Hammertone Delay

Fender Hammertone Delay Pedal

One initial impression of this Fender Delay is that it’s a lot more fun than most inexpensive digital delays. All three of the Delay’s voices have a very present EQ profile with just a hint of almost mechanical, spring-like overtones that feel appropriate for a Fender pedal. The effort Fender put into sourcing smoother, sturdier-feeling potentiometers pays fun dividends here, too. The feedback control, for instance, is really responsive and easy to ride right at the verge of oscillation.

The analog 1 voice generates soft tapering echoes that blend into the background as they decay—a treasured facet of genuine bucket brigade delays. It can be genuinely subtle, even at advanced feedback, level, and time settings. And at equivalent feedback levels, analog 1 will yield many fewer perceptible repeats than the middle-position digital voice. Analog 1’s washy, less distinct repeats shine at certain extremes as well. Long feedback settings, delay-heavy mixes, and super-short delay times yield a weird blend of metallic spring reverb and Abbey Road automatic double-tracking tones. The more subtle repeats also mean you can crank the feedback without making a total mess.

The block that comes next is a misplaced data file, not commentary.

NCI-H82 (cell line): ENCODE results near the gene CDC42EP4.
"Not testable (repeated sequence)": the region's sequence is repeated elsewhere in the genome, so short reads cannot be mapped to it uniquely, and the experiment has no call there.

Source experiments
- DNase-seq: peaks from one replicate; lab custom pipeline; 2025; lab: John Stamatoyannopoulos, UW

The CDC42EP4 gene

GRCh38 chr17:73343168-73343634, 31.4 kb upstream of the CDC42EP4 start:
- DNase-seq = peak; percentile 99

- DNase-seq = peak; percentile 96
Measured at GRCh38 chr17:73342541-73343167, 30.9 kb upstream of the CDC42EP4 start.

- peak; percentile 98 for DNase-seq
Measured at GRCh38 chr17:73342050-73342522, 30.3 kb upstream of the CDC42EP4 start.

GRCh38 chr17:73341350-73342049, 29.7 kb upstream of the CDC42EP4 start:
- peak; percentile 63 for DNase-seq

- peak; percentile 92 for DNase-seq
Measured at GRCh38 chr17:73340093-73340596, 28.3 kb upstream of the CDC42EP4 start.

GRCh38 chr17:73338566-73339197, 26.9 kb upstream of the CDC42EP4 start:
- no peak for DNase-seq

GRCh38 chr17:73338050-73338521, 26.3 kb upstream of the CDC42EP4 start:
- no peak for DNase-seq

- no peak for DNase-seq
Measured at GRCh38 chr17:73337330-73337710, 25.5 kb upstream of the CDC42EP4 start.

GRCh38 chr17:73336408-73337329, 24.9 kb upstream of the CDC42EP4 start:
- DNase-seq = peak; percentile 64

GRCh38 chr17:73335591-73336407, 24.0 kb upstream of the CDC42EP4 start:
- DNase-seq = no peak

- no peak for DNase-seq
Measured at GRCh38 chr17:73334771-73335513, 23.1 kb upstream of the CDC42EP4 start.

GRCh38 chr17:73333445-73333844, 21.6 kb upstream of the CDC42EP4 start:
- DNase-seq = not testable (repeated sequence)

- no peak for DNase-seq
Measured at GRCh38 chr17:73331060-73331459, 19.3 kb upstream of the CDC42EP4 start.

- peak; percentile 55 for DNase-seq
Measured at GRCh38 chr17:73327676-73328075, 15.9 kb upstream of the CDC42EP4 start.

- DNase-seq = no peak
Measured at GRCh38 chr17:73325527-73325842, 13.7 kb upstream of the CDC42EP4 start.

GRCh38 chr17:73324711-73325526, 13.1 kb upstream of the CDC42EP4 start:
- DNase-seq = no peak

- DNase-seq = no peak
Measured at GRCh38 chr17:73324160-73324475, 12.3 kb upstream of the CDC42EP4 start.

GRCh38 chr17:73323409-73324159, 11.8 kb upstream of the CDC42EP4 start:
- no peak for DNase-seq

Clear repeats also expand the potential for punchier beat-centric and repetitive patterns and riffs.

Things are different over on the digital voice. In this domain, repeats ring with clarity, and the ghosts of bum notes will haunt you if you’re not careful. But the clear repeats also expand the potential for punchier beat-centric and repetitive patterns and riffs. Analog 2 is my favorite voice. Its mid-forward repeats excite a more prominent, shimmering set of harmonics. It’s a great environment for enjoying the mix of those extra overtones and a dose of extra motion from the pedal’s modulation section.